Hi Lorraine,

I’d love if you’d share your 504 plan. David is going into kindergarten next year too and I’m not sure what to do to get started either.


You might want to contact the local JDRF office. In my city, the JDRF has a lady that specifically helps with 504 plans. If you have trouble in your school district, she will go with you to meet the the principal, administrator or whoever to get the plan rolling. She is fabulous and really gets results. You might want to call the JDRF office and just explain your problem to them to see what they can offer you in the way of help.

Good luck.
Judi, Type 1, 52 years
Type 1 son of 25 years

just to reiterate a little about what’s been written above… my 4-year-old is in preschool at a public school here in Colorado (Denver area). He has a 504 already. The district nurse is responsible for his care fully and has “charged” and instructed a couple of his teachers in that care fully. They capably and reliably test him and administer boluses as needed. They follow our specific requests on a day-to-day basis and we keep a log book going between us and his teachers in his backpack about his diabetes days.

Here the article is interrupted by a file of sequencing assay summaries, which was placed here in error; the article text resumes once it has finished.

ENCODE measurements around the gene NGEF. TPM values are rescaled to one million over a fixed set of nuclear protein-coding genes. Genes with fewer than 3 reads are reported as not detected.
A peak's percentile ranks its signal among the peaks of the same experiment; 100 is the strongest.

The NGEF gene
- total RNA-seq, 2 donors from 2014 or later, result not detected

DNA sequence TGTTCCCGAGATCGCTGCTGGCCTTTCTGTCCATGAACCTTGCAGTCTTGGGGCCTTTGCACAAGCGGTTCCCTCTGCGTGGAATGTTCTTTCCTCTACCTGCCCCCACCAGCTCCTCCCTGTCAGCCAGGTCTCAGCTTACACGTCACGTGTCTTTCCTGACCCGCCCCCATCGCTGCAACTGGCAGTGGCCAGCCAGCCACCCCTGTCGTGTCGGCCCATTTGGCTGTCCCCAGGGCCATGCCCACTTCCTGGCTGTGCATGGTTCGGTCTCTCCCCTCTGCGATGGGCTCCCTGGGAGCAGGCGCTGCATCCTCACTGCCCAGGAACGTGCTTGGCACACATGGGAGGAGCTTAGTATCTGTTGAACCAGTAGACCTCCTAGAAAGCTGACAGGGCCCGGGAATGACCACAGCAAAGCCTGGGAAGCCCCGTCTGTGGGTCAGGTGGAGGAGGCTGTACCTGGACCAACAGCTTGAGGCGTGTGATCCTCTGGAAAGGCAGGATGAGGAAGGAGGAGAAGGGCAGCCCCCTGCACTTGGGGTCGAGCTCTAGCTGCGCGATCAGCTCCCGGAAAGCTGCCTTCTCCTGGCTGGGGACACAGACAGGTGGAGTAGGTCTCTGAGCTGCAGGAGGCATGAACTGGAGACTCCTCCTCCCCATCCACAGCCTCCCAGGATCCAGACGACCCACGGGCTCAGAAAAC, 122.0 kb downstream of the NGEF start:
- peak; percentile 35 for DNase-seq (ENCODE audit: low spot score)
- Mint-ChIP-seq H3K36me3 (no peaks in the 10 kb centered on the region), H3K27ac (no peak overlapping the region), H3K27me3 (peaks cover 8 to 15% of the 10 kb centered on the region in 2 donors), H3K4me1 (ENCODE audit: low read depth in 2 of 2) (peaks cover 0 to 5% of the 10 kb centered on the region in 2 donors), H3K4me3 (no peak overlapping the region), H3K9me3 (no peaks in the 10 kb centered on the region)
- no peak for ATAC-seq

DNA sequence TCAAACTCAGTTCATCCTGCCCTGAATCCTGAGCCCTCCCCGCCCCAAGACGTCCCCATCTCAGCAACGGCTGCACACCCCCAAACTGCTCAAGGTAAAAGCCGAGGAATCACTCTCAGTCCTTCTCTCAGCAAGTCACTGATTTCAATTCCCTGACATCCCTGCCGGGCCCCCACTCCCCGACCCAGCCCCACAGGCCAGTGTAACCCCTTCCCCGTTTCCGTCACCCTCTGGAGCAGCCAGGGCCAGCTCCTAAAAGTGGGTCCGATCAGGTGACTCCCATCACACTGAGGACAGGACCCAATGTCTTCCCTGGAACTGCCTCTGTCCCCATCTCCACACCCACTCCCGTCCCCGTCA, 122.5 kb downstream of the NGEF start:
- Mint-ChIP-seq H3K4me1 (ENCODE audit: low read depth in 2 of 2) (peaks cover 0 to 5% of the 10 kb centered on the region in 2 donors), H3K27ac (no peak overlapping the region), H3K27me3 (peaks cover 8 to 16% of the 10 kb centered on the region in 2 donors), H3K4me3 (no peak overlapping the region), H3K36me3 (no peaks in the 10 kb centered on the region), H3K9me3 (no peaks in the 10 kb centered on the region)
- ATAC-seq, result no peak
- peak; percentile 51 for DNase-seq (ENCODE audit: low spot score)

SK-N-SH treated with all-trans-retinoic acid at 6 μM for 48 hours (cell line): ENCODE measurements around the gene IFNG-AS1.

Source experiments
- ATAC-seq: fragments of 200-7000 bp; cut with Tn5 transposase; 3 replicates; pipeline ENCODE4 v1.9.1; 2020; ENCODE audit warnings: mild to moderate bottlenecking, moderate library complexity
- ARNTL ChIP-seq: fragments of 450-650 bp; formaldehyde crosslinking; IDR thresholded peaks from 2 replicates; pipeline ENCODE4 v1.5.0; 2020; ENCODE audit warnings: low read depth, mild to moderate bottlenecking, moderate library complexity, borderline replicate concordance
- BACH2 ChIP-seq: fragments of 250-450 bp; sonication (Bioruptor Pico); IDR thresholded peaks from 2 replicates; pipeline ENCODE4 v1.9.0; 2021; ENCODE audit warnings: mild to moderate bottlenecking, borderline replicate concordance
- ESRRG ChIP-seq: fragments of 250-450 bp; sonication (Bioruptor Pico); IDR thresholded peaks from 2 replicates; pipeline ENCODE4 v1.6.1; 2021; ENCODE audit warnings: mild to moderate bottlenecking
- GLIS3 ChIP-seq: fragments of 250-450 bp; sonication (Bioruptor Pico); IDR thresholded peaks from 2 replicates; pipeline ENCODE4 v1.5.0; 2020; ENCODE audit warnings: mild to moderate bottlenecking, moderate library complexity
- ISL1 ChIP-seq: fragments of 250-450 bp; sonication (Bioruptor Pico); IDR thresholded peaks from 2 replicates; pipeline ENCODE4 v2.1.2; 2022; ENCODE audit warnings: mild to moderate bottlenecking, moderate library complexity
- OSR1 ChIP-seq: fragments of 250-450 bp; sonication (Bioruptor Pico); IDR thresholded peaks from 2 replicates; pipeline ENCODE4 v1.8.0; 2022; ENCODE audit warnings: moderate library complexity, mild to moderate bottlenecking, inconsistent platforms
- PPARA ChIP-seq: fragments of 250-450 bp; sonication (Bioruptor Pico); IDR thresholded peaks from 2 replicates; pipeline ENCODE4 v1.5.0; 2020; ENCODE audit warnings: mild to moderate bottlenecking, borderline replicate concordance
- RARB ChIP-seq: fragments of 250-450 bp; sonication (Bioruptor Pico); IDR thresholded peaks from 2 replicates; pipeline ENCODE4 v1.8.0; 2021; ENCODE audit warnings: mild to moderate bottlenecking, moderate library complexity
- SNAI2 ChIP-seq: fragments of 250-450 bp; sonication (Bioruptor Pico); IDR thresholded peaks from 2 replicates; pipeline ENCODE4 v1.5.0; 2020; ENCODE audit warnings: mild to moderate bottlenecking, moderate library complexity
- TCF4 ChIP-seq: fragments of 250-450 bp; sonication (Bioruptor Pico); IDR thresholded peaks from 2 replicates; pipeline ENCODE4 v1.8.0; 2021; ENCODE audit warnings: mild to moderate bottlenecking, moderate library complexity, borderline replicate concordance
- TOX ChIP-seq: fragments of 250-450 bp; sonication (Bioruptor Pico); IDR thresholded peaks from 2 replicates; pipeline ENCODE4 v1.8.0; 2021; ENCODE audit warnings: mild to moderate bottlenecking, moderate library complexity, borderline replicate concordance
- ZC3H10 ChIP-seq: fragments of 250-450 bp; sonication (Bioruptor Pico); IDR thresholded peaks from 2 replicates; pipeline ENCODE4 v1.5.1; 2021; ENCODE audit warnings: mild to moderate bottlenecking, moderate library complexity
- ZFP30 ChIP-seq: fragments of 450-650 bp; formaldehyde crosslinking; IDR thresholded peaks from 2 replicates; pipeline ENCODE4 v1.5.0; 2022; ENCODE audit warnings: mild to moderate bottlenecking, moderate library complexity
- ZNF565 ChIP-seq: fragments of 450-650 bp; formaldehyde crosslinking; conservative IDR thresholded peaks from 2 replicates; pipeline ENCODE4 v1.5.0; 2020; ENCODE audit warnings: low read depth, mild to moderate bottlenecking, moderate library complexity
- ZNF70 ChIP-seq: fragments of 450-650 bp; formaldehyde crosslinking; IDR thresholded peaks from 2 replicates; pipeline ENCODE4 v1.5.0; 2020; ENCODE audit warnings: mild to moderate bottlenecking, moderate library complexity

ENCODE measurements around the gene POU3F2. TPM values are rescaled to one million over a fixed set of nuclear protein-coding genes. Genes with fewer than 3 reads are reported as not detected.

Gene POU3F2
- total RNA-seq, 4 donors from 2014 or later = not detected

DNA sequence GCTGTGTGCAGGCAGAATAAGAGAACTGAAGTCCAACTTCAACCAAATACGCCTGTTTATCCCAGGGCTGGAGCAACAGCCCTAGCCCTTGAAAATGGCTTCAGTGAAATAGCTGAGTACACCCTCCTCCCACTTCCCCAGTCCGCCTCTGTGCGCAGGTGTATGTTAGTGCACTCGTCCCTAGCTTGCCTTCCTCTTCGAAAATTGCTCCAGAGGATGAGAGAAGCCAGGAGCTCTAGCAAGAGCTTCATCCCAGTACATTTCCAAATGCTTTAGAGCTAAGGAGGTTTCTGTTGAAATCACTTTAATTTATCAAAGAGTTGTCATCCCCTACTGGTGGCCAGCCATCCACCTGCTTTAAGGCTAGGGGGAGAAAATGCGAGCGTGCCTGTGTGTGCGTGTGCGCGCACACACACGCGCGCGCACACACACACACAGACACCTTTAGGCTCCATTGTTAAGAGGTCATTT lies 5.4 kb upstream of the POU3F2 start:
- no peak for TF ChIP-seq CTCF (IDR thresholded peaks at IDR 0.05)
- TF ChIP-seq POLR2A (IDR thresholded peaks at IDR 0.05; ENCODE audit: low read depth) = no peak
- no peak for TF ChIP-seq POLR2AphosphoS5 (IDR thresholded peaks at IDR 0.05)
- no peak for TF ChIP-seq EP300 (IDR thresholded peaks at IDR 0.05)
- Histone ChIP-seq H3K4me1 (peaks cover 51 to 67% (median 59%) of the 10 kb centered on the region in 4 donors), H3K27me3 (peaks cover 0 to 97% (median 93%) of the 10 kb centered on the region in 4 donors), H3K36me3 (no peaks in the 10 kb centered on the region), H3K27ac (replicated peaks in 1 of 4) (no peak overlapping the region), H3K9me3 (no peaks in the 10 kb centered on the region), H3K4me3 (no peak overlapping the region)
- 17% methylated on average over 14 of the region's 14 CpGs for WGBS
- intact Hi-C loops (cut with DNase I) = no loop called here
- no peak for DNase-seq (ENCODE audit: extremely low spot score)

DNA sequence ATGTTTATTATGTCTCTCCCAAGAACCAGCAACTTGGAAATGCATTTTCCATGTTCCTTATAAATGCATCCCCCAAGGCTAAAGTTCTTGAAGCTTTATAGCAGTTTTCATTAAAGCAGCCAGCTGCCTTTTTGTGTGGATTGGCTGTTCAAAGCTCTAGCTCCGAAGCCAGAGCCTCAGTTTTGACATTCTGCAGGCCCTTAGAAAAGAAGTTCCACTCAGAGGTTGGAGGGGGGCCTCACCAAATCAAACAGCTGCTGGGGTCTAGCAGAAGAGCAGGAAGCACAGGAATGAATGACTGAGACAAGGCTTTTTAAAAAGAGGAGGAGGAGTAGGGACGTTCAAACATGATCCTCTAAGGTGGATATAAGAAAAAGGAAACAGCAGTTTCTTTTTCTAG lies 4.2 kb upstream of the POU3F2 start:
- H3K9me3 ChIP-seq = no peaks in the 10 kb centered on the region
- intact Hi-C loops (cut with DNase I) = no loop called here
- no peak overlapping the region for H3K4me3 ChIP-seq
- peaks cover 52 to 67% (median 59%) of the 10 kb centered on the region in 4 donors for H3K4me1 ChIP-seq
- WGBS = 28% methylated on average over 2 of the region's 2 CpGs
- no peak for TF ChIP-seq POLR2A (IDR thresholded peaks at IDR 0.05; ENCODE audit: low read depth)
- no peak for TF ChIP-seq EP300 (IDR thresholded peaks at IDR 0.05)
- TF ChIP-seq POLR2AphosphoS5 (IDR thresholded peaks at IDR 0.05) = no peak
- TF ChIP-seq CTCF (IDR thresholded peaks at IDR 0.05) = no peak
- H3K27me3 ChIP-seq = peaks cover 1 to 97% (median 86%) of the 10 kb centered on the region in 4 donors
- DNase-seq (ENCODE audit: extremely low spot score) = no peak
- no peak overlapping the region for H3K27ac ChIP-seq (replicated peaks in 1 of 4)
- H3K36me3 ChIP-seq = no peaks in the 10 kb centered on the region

They may need some help from you in terms of learning how to use his pump if he has an insulin pump (we had to provide them the Animas training materials) but otherwise they should be doing these things.

So how did you get all that set up? Also is that in Canada? I have contacted our health nurses here and they say they wont do it because it breaks the skin berrier and that is against their policy. So what kind of a nurse is this? Do you have to pay her to be there?

O lol just read your message again and I am not sure if it is different in the States as in Canada but I will still look into it.

Hmm… well I just went to the link but since I live in Canada I don’t know if they have the same 504 Act. I know that we are usually a little behind The States on stuff like that. I wonder if there is an Act in Canada. I can try to site the 504 thing but since that is not Canadian I am not sure it will fly. Kinda frustrating. I think I am going to retreat to do some more internet research:) Thanks for the help tho.

Is there an Act like this in Canada do u know? I surely hope so.

Hey Jeleis!